October 9, 2014
The Arizona Republic
Endorsement: Phoenix's pension system needs some serious reforms. And, for the most part, Prop. 487 gets them right.
Phoenix officials had it in their power, once, to stave off Proposition 487, which ends traditional pensions for newly hired civilian employees.
They declined. Actually, they did worse than simply decline. Faced with an increasingly expensive system that has been grossly abused by Phoenix's highest paid and most influential retirees, the Phoenix City Council in 2013 proposed to voters changes that in some respects have made the system worse.
As a result of the 2013 reforms, Phoenix employees hired since 2011 soon may be forced to contribute 17 to 20 percent of their pay to help shore up the city pension plan. Toss in their share for Social Security and their retirement withholding could hit 25 percent.
That "recruitment nightmare," as the director of economic research for the Reason Foundation called it, could prove to be a serious impediment to Phoenix attracting quality workers.
Prop. 487, which would replace the pension with a 401(k)-type plan, is not a cure-all for past mistakes. It will not fix all of Phoenix's growing pension woes. It may not immediately save Phoenix money. It could cost the city more for several years.
But, in the end, these dramatic changes will give Phoenix control over skyrocketing pension costs that threaten to strangle the city's ability to provide the services Phoenix residents have come to expect.
Phoenix leaders are not seriously inclined to change the system to protect its real investors, the city's taxpayers. Both in terms of their political benefactors — mostly change-averse employee unions — and their own financial self-interest, they are invested in the status quo.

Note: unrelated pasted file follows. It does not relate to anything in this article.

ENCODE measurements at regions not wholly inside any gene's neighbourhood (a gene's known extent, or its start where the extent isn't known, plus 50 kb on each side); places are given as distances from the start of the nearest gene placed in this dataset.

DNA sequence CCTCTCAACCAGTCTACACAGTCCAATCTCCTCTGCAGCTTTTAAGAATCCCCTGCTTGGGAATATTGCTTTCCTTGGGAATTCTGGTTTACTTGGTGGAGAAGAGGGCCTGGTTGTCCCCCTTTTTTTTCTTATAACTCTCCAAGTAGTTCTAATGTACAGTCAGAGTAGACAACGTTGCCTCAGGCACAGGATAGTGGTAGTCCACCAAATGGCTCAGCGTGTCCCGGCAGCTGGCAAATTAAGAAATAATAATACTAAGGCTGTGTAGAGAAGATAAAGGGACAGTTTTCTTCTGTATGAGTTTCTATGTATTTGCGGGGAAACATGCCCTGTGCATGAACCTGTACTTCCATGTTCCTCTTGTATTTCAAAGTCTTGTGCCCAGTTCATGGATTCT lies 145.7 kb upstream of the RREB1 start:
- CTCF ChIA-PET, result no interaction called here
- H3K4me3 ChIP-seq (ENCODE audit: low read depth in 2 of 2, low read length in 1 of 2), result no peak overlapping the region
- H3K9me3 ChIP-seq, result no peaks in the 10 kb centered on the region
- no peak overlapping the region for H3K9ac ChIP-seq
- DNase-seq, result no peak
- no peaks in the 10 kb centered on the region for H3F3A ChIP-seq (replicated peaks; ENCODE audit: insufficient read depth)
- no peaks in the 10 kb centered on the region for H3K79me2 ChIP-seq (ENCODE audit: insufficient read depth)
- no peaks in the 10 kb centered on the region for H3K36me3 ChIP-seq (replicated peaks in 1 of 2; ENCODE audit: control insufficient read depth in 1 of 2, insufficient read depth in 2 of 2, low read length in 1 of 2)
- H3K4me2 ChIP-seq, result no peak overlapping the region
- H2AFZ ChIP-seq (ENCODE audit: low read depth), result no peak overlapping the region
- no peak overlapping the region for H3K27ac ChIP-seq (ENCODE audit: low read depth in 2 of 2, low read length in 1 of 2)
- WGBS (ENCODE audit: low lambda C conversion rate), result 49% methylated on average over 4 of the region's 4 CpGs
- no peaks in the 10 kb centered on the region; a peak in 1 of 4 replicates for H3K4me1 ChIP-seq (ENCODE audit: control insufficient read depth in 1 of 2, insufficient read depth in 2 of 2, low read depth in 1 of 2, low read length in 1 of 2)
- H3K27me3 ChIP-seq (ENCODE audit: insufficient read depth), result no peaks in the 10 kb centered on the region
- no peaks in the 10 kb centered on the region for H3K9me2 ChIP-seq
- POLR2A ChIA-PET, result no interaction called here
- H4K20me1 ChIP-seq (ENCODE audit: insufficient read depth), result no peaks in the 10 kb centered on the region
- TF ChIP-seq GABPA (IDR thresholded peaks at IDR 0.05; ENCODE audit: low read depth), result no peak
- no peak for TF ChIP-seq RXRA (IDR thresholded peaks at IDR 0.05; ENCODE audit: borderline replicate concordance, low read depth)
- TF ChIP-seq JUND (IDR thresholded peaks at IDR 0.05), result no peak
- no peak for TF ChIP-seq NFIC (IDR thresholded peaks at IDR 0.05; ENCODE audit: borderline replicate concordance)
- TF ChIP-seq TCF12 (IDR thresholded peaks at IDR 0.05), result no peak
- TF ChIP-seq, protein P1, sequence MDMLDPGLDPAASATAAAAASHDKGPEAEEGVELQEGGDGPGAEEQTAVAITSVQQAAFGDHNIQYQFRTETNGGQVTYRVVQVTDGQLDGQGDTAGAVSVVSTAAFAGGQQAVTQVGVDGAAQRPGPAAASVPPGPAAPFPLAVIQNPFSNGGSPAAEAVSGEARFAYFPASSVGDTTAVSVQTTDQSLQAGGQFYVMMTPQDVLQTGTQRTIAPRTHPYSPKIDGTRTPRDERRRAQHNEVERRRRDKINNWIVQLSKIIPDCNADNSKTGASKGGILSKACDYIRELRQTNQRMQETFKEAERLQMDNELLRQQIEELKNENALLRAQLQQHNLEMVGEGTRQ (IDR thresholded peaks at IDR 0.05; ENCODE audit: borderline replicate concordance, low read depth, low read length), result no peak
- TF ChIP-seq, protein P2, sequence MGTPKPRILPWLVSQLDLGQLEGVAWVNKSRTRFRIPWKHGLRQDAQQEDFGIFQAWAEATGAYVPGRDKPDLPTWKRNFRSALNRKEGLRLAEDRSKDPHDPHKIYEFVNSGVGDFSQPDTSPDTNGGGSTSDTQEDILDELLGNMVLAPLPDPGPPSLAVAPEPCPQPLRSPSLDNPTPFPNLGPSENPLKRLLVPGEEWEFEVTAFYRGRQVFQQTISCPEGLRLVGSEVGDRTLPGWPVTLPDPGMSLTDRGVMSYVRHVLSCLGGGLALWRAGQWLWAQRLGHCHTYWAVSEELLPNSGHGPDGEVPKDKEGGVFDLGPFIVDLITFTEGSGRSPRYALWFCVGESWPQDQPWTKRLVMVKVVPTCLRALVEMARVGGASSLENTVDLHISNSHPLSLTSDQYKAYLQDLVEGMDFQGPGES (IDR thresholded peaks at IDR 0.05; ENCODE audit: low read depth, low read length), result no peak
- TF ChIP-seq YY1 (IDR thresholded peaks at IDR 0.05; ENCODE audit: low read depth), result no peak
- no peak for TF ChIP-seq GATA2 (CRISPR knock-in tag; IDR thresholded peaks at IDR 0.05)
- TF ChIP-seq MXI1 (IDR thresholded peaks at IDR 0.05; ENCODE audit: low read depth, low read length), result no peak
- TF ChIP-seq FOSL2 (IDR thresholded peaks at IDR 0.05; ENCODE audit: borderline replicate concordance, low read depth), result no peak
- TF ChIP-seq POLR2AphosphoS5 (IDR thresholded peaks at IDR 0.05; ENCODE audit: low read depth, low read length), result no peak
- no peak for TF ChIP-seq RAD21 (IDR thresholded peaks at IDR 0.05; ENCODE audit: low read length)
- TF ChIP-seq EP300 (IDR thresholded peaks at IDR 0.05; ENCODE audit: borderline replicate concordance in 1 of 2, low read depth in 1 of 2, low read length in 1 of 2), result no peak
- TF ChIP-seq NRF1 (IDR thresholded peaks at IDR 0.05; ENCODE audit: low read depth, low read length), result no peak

Their timidity effectively encouraged serious-minded reformers to produce this ballot initiative, which finally introduces serious reforms.
City leaders, for example, could not bring themselves to truly end the inappropriate practice of pension spiking, the artificial, end-of-career pay boost that helped balloon former City Manager David Cavazos' annual pension to $232,000. Prop. 487 will.
The pension system for non-public-safety city employees is dangerously underfunded, meaning the city likely will have to increase its contributions at the expense of other services and its ability to offer competitive salaries to new employees. Since 2002, annual pension costs to Phoenix have risen from about $26 million a year to over $126 million, with no end in sight.
Prop. 487 does not reduce Phoenix's current $1.09 billion shortfall in its promises to existing and future pension beneficiaries. But it helps ensure that the deficit gets no larger.
Phoenix public-safety unions are leading the fight against Prop. 487, arguing that it will impact their defined-benefits program, which is invested in a state pension plan, not the city plan. They shouldn't be.
Prop. 487 explicitly states that it will have no effect on the pensions of public-safety retirees. Phoenix officials challenge that assurance, claiming that an analysis by outside attorneys found the proposition's language would allow it to include police and fire retirees.
That argument might have some credence if Phoenix would release the supposedly authoritative report by its hired lawyers. It won't. The reluctance to back up the claim strongly suggests the argument is a flaccid one.
Proposition 487 is a strong measure. It changes the public-employee landscape for newly hired non-public-safety employees in Phoenix. It conceivably could have effects wholly unanticipated by its advocates.
If that proves the case, there is nothing to keep reformers from returning to the drawing board — and the ballot box.
Prop. 487 promises to stanch the financial bleeding that is costing Phoenix taxpayers and seriously threatening city services.
The Arizona Republic recommends a "yes" vote.